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Karajá Artisans

KARAJA MARACAS

Regular price
$12.00
Regular price
$0.00
Sale price
$12.00

HANDMADE IN TOCANTINS, BRAZIL

Handcrafted from the cuieira fruit, this exquisite musical instrument serves as a rhythmic centerpiece for ceremonies and festivities on the Karajá communities. With its noble status and significance in religious rituals, the maraca embodies cultural heritage and spiritual connection. Beyond its musical prowess, this visually stunning decor artifact adds a touch of elegance and cultural richness to any space, captivating the senses and celebrating the essence of tradition.

25% OF PROFITS GO TO INDIGENOUS COMMUNITIES IN BRAZIL 

 

DETAILS


Materials: cuieira tree fruit, natural pigments and sustainably sourced wood.

Dimensions: 10" L x 5" W

** This item is artisan crafted with care. Given its handmade nature, variations are to be expected and celebrated. Each item is unique and no two are exactly alike. **

PRODUCT CARE

- Avoid contact with water.
- Do not use chemical products for cleaning.
- Dust gently with a feather duster or a soft, dry cloth
- Do not leave the piece exposed to sunlight or weather conditions.

KARAJA MARACAS
KARAJA MARACAS
KARAJA MARACAS

MEET THE CREATOR

Mato Grosso, Brazil

KARAJÁ PEOPLE

The Karajá people, one of the most well-known indigenous ethnic groups in Brazil, originally inhabited regions along the Araguaia River in the states of Pará, Tocantins, Mato Grosso, and Goiás. Currently, the most important settlement is located on Bananal Island in Tocantins. The estimated total population of the Karajá people is around 3,200 people.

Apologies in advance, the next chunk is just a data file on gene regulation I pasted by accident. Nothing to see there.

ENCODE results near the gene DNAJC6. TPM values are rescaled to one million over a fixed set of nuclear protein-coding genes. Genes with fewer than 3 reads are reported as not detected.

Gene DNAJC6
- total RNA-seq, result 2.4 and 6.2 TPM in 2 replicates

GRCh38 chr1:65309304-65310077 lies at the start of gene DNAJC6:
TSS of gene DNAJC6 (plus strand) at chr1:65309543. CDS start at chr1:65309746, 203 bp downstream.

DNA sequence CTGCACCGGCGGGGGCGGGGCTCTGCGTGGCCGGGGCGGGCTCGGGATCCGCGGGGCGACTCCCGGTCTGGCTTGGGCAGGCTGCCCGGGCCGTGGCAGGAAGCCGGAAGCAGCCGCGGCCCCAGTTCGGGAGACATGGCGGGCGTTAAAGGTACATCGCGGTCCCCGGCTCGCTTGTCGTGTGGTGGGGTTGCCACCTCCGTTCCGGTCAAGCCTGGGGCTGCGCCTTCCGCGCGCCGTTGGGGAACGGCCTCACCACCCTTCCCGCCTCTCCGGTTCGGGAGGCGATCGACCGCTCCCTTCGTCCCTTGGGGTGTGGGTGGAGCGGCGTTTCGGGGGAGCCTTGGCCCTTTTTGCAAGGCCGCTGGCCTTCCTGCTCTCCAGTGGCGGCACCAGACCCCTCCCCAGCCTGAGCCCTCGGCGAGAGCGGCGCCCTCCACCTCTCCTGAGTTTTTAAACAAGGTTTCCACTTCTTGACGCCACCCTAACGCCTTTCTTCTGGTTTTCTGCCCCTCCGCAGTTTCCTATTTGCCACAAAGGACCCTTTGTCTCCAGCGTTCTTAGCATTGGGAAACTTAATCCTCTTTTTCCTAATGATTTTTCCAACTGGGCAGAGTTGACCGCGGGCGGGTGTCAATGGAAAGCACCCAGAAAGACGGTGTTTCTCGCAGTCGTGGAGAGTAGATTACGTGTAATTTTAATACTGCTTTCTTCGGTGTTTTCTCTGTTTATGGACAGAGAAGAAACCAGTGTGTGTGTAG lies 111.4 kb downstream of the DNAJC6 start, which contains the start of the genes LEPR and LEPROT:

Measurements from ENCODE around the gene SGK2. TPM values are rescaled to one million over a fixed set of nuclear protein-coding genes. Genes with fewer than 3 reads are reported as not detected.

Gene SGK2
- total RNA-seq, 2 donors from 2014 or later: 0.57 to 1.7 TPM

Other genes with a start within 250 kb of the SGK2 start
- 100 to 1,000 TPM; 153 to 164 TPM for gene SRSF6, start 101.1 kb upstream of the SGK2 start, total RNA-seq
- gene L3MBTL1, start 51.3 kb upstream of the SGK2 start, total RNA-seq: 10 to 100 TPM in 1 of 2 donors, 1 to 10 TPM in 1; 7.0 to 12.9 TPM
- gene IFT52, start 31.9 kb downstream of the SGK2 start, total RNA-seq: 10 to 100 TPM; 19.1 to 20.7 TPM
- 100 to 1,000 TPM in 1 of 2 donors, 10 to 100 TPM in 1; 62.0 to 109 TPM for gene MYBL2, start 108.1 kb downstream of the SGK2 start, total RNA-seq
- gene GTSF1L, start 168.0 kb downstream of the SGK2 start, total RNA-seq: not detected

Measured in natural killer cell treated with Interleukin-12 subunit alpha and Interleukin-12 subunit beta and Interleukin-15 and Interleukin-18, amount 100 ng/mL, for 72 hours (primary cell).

Despite facing the impacts of Western colonization, this group has managed to preserve their customs relatively well over the years. Such cultural vitality is mainly due to the belief in keeping a good cosmic order among the three realms of existence - the earthly, the heavenly, and the underwater - through the enactment of traditional cyclical rites.

The Karajá people believe in supernatural beings, inhabitants of the sky, woods, and water. Only shamans, who possess the power to travel to the sky and the depths of the river in life and after death, can perceive them. The Karajá also believe in the survival of the souls of the deceased.

Vocal music and dancing are integral to Karajá culture, with rhythms marked by the maraca (werú), a gourd rattle used in rituals. Chants sung in falsetto create the impression that the dancers embody non-human beings. These chants encompass Karajá history, everyday life, and mythical and cosmological affairs.